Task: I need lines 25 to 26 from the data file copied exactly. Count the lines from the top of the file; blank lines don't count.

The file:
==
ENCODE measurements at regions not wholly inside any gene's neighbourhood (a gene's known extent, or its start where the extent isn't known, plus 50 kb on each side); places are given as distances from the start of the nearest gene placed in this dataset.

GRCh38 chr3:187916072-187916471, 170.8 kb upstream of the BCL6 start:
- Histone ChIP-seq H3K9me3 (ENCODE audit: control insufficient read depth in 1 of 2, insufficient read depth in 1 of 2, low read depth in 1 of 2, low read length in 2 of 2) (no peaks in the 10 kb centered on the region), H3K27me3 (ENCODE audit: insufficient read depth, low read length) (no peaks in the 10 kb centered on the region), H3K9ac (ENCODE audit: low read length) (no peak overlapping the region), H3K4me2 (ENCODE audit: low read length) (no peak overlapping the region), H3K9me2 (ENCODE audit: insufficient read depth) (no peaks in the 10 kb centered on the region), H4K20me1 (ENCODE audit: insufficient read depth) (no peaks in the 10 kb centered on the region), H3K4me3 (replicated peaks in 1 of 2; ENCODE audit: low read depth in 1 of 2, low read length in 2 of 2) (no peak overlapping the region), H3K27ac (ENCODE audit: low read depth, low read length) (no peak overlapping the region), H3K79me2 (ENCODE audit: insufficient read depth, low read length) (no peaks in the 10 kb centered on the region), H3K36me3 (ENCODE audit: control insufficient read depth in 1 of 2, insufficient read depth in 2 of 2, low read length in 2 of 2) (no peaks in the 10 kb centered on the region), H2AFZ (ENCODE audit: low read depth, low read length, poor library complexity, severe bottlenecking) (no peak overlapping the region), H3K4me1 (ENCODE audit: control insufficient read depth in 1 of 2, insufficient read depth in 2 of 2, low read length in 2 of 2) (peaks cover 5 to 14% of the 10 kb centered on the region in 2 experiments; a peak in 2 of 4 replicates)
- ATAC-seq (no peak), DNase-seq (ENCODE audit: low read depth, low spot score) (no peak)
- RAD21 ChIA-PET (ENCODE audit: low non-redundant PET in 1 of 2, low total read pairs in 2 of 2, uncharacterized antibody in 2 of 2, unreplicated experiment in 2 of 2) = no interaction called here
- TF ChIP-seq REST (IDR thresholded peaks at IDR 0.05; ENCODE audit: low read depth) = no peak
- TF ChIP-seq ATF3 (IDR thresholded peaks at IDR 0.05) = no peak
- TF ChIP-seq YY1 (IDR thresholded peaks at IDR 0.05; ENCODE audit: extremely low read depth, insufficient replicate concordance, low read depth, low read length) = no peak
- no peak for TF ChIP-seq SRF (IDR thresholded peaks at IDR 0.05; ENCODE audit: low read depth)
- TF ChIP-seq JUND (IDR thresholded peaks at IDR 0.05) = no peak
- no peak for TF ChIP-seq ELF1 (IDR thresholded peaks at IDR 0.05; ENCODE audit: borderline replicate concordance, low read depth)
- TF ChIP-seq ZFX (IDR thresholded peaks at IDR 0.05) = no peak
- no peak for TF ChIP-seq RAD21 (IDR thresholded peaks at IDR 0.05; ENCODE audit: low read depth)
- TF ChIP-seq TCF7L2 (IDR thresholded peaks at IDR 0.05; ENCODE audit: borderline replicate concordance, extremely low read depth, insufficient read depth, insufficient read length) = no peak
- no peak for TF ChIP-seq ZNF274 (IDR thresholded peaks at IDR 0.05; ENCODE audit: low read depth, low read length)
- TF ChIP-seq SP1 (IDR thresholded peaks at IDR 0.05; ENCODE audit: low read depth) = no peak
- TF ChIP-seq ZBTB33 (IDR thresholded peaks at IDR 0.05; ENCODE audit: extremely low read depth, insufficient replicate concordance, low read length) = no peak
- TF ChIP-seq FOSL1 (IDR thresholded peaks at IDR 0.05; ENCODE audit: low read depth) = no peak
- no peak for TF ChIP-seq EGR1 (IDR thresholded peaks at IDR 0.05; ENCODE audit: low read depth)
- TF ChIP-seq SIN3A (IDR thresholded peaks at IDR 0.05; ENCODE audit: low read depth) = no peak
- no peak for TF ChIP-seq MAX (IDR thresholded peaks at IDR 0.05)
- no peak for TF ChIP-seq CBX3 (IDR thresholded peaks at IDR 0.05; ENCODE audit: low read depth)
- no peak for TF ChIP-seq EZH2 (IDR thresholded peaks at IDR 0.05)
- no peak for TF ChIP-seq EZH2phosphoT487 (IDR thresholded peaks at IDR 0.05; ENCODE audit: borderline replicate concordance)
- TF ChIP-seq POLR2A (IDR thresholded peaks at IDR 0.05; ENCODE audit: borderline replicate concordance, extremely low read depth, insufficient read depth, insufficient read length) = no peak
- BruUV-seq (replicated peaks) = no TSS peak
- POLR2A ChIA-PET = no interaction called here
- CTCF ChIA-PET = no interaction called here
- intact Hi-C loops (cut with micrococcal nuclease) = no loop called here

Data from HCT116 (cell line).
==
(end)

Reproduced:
- TF ChIP-seq POLR2A (IDR thresholded peaks at IDR 0.05; ENCODE audit: borderline replicate concordance, extremely low read depth, insufficient read depth, insufficient read length) = no peak
- BruUV-seq (replicated peaks) = no TSS peak